by Jeremy Mosesson, staff reporter
With the rise of technology, will newspapers still be a thriving medium for news? The industry has been trying to evolve to a technologically savvy generation, but cannot halt the rapid decline.
Social medias, such as Instagram, Twitter, Facebook keep people informed. Although newspapers are cheap and affordable, how long will it take until people give them up as a whole and rely on a faster medium?
In recent years, due to the ability to access information fast through search engines such as Google, multiple newspaper companies had to close down because there was no one investing in them. For example, in February of 2009, The Rocky Mountain News closed and The Seattle Post-Intelligencer was reduced to a bare-bones Internet operation. Now that anyone can access news, there is no one to withhold it and control the output, making the newspaper even more futile.
Before the internet, companies and local businesses advertised themselves through newspapers, and now that the internet exists, anyone can have a voice and showcase their businesses through media, such as Craigslist. According to article, “How Did Newspapers Get In This Pickle?”, Craigslist obliterated the advertising departments of newspaper with its free advertisements. Research has shown that Craigslist alone has cost the newspaper industry $5 billion in advertisements.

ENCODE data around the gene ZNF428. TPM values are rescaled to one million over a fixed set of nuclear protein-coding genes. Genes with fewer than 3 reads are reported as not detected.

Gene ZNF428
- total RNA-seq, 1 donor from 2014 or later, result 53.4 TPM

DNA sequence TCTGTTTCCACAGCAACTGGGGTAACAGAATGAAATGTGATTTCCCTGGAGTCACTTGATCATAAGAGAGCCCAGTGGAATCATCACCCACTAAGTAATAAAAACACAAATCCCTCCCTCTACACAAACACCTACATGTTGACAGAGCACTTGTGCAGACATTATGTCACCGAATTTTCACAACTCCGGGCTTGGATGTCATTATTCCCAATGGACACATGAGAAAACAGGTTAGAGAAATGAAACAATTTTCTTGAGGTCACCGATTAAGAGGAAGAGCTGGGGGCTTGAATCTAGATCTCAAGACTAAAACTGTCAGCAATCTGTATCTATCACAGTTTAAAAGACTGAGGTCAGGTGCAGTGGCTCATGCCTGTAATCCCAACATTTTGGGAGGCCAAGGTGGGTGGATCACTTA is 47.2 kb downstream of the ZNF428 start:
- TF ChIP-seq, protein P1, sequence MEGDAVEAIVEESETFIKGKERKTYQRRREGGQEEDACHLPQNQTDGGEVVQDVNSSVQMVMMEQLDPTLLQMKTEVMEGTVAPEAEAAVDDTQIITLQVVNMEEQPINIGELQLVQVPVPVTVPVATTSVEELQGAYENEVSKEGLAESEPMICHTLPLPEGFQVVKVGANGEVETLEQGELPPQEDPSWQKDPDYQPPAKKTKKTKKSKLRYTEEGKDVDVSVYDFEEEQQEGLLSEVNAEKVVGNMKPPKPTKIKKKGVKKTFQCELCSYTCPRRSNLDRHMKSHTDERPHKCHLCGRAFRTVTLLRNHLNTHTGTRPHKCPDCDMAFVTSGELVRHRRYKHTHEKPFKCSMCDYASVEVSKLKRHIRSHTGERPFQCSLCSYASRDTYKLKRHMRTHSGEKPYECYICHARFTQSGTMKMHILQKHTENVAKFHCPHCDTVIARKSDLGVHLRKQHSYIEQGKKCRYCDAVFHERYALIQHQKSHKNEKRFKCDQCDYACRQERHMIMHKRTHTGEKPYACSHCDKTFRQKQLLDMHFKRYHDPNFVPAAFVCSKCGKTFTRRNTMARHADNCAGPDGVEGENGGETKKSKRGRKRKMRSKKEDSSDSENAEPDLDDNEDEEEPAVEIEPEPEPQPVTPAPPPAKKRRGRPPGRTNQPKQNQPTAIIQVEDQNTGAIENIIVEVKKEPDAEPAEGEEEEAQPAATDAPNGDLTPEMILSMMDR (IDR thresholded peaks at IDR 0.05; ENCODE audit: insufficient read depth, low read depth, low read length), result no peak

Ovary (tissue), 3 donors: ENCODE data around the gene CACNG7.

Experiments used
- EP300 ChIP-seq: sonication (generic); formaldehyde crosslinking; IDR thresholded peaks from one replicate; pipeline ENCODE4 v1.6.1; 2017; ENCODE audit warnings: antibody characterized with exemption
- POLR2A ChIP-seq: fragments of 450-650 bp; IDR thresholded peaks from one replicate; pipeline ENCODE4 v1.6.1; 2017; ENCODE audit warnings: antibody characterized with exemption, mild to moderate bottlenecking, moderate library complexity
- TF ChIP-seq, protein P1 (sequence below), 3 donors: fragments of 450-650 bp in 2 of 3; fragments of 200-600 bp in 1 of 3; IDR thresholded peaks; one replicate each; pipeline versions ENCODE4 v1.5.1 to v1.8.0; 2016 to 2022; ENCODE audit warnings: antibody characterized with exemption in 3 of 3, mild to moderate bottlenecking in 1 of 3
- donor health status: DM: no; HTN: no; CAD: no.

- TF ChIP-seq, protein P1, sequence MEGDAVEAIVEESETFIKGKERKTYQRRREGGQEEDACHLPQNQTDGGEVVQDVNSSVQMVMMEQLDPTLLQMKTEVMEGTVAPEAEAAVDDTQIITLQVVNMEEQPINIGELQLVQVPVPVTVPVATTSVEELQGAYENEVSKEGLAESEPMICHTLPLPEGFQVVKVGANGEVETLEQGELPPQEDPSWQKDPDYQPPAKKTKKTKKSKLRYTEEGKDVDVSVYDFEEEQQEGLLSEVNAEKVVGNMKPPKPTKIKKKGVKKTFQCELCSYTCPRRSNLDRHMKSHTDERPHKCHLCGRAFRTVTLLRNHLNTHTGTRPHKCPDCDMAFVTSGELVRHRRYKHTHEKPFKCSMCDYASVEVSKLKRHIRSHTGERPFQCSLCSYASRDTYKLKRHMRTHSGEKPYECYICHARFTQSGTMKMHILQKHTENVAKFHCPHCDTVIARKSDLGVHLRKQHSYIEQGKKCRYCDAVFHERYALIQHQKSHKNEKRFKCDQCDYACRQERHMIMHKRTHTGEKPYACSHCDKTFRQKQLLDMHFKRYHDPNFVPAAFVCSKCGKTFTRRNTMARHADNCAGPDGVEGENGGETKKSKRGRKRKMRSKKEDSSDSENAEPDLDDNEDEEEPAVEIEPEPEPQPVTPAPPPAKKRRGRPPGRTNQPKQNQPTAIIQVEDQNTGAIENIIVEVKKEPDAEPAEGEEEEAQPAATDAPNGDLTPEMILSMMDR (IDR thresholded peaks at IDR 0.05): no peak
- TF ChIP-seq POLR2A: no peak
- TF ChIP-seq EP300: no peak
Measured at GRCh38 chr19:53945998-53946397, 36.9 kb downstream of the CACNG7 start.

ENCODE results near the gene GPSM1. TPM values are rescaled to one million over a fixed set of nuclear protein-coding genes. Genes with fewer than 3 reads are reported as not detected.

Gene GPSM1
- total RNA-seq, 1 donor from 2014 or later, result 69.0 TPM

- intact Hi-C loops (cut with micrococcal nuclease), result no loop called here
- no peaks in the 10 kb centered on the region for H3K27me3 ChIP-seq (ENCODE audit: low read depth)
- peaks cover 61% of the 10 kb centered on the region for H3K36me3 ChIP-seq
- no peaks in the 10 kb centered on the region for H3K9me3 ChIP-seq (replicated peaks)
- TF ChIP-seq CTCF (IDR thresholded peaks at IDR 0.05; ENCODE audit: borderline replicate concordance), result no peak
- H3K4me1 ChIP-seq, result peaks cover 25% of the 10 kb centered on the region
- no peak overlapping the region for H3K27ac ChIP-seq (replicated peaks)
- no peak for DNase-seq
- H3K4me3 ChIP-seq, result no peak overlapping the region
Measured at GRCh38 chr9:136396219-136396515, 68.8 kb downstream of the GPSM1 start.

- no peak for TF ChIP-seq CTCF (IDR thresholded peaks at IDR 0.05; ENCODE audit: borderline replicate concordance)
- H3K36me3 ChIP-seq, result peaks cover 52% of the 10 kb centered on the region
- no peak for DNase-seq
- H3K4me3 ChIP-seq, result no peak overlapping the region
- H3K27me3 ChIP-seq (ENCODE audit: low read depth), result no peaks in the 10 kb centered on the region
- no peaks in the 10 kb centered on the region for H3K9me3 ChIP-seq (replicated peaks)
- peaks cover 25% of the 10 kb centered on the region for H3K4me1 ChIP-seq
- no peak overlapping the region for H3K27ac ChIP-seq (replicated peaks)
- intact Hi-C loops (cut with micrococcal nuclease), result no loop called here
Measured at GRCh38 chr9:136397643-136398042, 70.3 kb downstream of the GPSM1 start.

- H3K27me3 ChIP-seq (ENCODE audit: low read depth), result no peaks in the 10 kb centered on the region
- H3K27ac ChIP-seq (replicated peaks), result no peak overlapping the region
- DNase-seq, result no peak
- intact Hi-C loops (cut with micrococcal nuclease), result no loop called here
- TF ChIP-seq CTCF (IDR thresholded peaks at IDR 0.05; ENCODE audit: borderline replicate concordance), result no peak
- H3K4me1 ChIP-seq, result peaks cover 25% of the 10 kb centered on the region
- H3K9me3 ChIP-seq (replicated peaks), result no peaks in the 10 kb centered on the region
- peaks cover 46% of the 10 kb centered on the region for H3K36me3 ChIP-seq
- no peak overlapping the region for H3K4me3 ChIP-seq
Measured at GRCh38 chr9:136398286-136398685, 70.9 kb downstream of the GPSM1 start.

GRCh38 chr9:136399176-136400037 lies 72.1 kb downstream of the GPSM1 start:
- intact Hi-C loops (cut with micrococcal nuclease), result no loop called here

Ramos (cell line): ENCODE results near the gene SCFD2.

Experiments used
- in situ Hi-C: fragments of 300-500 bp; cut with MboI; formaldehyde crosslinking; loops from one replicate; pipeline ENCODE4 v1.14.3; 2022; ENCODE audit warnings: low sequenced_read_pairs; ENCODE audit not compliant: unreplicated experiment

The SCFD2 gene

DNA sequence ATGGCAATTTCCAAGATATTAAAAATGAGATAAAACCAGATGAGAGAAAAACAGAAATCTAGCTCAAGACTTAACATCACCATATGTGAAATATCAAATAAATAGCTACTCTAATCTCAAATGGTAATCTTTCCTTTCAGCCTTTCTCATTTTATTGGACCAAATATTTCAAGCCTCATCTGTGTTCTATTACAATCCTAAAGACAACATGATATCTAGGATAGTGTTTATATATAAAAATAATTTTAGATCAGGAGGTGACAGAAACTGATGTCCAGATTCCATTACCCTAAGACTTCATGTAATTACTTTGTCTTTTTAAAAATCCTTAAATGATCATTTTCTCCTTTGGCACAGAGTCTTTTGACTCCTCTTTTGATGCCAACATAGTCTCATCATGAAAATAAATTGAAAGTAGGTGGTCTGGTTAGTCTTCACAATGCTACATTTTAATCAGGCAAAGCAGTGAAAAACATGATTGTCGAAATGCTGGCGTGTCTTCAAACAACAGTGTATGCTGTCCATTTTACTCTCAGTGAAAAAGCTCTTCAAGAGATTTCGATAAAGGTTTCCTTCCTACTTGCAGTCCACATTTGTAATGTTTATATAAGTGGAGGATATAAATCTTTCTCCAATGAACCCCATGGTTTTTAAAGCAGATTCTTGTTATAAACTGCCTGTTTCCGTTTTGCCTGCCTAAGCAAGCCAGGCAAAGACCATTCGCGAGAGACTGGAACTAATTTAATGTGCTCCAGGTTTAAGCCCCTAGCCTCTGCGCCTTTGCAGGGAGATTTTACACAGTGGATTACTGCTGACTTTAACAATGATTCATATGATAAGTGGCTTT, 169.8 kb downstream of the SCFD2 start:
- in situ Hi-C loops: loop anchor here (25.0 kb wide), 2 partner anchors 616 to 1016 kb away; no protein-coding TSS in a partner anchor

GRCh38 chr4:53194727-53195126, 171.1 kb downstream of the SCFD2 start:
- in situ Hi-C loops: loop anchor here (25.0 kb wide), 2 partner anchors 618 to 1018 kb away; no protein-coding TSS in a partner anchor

Even schools around the U.S. have begun to refine their journalism courses and use the internet as a distribution medium.
Recently, newspapers have been struggling. Applications at the nation’s journalism schools are increasing. The Columbia Journalism School reports a 44% leap from 2008, and the Annenberg School for Communication reports a 20% raise. “Technology is destroying newspaper, it is so much easier to go on Instagram or Facebook for news,” senior Bella Lassus said.
But, the opposing party would beg to differ.
Many would argue newspapers are simple yet effective, that their accessibility makes them popular.
“Technology maybe a thriving medium but newspapers will always have a place in the world, their price and simplicity makes them more attractive,” senior Jonathan Baffo said.
Newspapers are an easy read for morning walks to work or rides on the train/bus, while not everyone can afford a phone. Even though newspapers don’t report on the news as fast, they are easier to access and more affordable for a wider reach of people.
As the newspaper industry continues to decline and the internet continues to escalate as a thriving news medium. A generation full of technologically handicapped millennials may witness the slow and painful death of the newspaper industry.